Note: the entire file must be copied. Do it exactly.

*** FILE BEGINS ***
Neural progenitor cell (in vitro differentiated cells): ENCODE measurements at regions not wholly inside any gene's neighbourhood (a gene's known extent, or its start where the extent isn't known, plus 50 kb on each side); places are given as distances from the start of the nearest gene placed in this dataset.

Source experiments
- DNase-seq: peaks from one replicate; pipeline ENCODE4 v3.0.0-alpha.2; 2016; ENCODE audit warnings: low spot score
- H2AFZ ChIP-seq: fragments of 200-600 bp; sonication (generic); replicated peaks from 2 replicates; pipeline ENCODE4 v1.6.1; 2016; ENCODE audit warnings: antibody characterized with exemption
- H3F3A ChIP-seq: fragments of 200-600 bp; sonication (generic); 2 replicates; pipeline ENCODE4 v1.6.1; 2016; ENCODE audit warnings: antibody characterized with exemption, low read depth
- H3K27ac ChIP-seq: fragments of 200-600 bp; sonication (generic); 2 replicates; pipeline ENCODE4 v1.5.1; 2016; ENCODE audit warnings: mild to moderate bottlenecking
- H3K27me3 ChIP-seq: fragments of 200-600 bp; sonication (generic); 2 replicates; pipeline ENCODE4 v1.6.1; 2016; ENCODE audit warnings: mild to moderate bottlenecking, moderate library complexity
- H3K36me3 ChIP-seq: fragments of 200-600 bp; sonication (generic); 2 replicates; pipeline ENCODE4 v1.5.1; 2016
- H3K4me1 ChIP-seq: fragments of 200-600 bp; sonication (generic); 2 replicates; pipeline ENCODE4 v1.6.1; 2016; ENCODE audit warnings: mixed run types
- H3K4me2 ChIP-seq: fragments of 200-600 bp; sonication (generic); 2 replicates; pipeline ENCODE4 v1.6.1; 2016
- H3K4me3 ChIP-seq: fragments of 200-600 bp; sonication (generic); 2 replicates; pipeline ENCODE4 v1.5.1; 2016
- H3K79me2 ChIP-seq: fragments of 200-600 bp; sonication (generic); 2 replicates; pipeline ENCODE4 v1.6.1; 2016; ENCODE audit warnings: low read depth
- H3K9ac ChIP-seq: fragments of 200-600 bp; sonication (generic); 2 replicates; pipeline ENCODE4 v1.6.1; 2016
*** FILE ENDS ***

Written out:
Neural progenitor cell (in vitro differentiated cells): ENCODE measurements at regions not wholly inside any gene's neighbourhood (a gene's known extent, or its start where the extent isn't known, plus 50 kb on each side); places are given as distances from the start of the nearest gene placed in this dataset.

Source experiments
- DNase-seq: peaks from one replicate; pipeline ENCODE4 v3.0.0-alpha.2; 2016; ENCODE audit warnings: low spot score
- H2AFZ ChIP-seq: fragments of 200-600 bp; sonication (generic); replicated peaks from 2 replicates; pipeline ENCODE4 v1.6.1; 2016; ENCODE audit warnings: antibody characterized with exemption
- H3F3A ChIP-seq: fragments of 200-600 bp; sonication (generic); 2 replicates; pipeline ENCODE4 v1.6.1; 2016; ENCODE audit warnings: antibody characterized with exemption, low read depth
- H3K27ac ChIP-seq: fragments of 200-600 bp; sonication (generic); 2 replicates; pipeline ENCODE4 v1.5.1; 2016; ENCODE audit warnings: mild to moderate bottlenecking
- H3K27me3 ChIP-seq: fragments of 200-600 bp; sonication (generic); 2 replicates; pipeline ENCODE4 v1.6.1; 2016; ENCODE audit warnings: mild to moderate bottlenecking, moderate library complexity
- H3K36me3 ChIP-seq: fragments of 200-600 bp; sonication (generic); 2 replicates; pipeline ENCODE4 v1.5.1; 2016
- H3K4me1 ChIP-seq: fragments of 200-600 bp; sonication (generic); 2 replicates; pipeline ENCODE4 v1.6.1; 2016; ENCODE audit warnings: mixed run types
- H3K4me2 ChIP-seq: fragments of 200-600 bp; sonication (generic); 2 replicates; pipeline ENCODE4 v1.6.1; 2016
- H3K4me3 ChIP-seq: fragments of 200-600 bp; sonication (generic); 2 replicates; pipeline ENCODE4 v1.5.1; 2016
- H3K79me2 ChIP-seq: fragments of 200-600 bp; sonication (generic); 2 replicates; pipeline ENCODE4 v1.6.1; 2016; ENCODE audit warnings: low read depth
- H3K9ac ChIP-seq: fragments of 200-600 bp; sonication (generic); 2 replicates; pipeline ENCODE4 v1.6.1; 2016